Where did religion come from?

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  • Nun
  • I’ve often wondered if I am perhaps envious of those who can, with absolute conviction, claim to know and communicate with God. Their certainty that their choice of God is correct, and that all other choices are wrong, is both amazing and completely confounding to me.

    As I watched a nun walk around the Cathédrale Notre-Dame de Chartres looking at its spectacular stained glass windows and many religious artefacts, I found myself wondering how it was she decided to become a nun. I wondered what she had given up for this life or religious service, but also what it was she gained.

    The truth is, religion fascinates me. It’s at the core of so many acts of profound kindness, yet also some truly perplexing acts of cruelty. It’s inspired us to build beautiful structures, and at the same time destroy so much. I find myself challenged by the fact that faith, by its very nature, requires a remarkably open mind, yet few would put religion and open-mindedness in the same category.

    For me, God is the uncertainty of everything, the mystery, the unanswered. To claim to understand the profound creative power behind everything is surely a ridiculous act of short-sighted human superiority for which we have little evidence to support such assertions. I would suggest that the fact that throughout time humans have ‘found’ different Gods, proves that our search for God is one that we can never claim to complete.

    The creation of religions, with their rules, writings, and rituals, is surely evidence of the glaringly limited way we grapple with notions far beyond the understanding of our earthly minds. It seems to me that religion is the mechanism we use to dismiss anything that might challenge our faith. In other words, faith takes an open mind, and religion closes it.

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  • 5 comments on “Where did religion come from?

    1. Well put Simon!

      Although I’m not devout these days, and have argued “for” and “against” my particular set of beliefs in my head constantly over the years, I cannot deny the existence of a divine being. I believe in evolution. I don’t believe that science and the divine are contradictory.

      I could continue but I know you are familiar with my opinions on the matter. This is a topic that I find fascinating as well, I love getting in these types of conversations with people who keep an open mind to differing viewpoints and experiences. If you’re into podcasts you might enjoy On Being with Krista Tippet (sp?). It’s very open conversations about spiritual beliefs, philosophies, etc. Very non-linear and usually quite interesting.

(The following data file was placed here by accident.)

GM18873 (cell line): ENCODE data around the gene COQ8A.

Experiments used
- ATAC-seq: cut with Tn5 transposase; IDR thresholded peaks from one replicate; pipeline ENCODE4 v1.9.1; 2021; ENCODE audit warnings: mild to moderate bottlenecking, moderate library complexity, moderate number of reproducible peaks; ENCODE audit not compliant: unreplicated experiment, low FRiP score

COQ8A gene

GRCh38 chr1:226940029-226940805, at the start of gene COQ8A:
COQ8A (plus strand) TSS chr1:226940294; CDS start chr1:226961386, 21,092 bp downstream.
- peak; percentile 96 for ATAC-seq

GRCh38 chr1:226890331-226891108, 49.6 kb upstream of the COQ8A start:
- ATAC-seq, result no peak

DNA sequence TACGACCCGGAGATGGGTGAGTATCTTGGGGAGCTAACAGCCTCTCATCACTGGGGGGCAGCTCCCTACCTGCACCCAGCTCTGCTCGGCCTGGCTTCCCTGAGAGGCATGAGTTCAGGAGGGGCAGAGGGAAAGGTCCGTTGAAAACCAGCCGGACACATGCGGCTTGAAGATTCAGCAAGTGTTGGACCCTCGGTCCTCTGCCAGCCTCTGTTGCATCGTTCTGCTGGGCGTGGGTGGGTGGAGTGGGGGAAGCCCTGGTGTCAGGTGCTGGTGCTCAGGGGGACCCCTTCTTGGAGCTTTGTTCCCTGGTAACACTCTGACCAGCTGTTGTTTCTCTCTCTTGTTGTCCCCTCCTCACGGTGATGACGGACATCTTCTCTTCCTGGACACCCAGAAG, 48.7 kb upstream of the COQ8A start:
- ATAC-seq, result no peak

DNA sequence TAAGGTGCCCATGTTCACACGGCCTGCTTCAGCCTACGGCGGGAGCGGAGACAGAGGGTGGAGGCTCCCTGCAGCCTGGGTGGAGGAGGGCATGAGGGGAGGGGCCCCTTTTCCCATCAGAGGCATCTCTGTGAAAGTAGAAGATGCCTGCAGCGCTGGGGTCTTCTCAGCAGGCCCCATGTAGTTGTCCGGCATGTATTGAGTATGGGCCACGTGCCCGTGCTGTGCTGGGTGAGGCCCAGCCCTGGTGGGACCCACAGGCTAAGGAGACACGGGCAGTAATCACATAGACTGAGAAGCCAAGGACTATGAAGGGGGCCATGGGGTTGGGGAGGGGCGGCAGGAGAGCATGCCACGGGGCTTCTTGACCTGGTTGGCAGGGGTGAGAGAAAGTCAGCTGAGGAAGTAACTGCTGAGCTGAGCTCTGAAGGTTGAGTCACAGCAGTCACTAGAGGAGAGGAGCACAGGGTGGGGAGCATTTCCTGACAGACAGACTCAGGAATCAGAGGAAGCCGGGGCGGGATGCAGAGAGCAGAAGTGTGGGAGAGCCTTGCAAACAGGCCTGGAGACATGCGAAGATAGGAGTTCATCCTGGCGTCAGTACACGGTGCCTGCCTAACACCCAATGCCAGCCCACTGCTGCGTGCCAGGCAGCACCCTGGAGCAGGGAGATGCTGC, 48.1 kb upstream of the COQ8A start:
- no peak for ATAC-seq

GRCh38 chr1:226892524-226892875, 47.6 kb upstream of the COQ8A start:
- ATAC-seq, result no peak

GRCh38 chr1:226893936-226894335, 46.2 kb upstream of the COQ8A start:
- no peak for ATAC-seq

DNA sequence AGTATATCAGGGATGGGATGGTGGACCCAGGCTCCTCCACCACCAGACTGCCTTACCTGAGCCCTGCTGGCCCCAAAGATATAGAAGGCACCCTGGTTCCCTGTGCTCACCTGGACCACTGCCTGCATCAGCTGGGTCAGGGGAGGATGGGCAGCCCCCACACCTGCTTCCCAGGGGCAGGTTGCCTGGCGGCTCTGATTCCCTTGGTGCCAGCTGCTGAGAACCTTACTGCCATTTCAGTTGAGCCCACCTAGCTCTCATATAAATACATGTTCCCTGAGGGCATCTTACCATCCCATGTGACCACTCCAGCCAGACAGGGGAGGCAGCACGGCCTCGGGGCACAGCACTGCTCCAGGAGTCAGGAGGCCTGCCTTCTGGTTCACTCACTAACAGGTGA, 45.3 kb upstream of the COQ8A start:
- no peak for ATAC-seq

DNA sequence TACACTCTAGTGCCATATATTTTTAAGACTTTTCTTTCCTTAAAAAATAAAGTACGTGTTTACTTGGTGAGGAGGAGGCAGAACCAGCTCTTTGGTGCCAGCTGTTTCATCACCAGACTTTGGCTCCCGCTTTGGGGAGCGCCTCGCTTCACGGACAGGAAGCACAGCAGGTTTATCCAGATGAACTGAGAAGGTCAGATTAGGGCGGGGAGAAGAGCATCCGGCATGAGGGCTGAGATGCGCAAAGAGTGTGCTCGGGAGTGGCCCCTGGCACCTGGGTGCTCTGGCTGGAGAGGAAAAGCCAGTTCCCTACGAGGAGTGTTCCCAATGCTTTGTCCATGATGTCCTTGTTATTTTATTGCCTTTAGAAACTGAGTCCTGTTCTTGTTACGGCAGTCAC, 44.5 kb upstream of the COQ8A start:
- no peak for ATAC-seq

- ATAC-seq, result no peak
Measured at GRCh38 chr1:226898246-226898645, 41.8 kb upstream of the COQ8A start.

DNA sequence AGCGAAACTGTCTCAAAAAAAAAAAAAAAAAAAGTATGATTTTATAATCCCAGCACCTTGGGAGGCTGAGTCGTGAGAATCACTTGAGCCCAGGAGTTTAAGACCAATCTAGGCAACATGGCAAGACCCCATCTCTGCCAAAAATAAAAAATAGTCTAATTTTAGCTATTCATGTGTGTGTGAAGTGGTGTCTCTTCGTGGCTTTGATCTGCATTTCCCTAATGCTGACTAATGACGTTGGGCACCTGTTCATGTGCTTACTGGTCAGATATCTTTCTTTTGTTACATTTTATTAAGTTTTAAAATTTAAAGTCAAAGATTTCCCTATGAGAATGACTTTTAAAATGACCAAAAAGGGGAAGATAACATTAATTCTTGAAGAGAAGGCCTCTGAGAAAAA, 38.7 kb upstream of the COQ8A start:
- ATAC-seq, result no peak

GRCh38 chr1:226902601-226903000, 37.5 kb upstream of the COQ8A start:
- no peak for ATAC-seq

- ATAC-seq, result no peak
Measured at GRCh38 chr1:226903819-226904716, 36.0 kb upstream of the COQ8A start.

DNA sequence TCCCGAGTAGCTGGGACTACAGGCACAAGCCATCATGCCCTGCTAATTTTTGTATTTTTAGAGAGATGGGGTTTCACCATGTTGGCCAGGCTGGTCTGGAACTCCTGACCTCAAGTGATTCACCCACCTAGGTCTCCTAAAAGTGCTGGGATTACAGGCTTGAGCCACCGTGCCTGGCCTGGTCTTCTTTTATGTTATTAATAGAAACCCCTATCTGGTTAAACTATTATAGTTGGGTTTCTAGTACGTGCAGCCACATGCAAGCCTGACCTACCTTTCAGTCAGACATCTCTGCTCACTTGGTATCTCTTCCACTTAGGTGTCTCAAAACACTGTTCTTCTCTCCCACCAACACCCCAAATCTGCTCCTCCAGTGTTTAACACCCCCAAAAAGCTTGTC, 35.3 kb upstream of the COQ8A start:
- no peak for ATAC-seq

Anyway. Is there a way for us to receive a notification if you reply to our comments? I don’t typically revisit pages I’ve already read (I usually do this on my phone thus making it slightly more difficult to navigate the site anyway), I would hate to miss out if you post a reply.

      • Hi Sparkles.

        Ah yes, On Being, I did used to listen to that. Kits Tippet is another example of how everyone in the world of podcasting has to have an unusual name! Anyway…

        I cannot deny the existence of a divine being, but only in the same way I cannot deny the nonexistence of a divine being too! I like the idea of God because it’s comforting to think that we aren’t a chemical accident that amount to nothing in the end. The idea of all of my stories, experiences, emotions and connections just ending and being forgotten is a little depressing, so the idea of ‘crossing over’ into heaven or some floaty wise spiritual happy place, that’s comforting too.

        I think thats why man created God in his image (as opposed to what the Bible tells us about God creating man in his image). We made God like us because we needed a divine being we could relate to, we needed something that could fit into our minds in a way that this subject really can’t otherwise.

        Then there are the faithful. The nuns, the priests, the swamis, the jihadists. We admire some, revile others, but theirs is a faith that must on some level be madness, right?

        God is a great question mark. The start of a fascinating conversation, the beginning of a beautiful journey even. It seems to be that we run into trouble when we impose our human limitations on his, our need to claim dominion.

        I don’t have any problem with people who believe whole heartedly that they’ve found the one true God. I have a problem when they impose that belief onto others. If God is a destination, then religion is the highway patrol!

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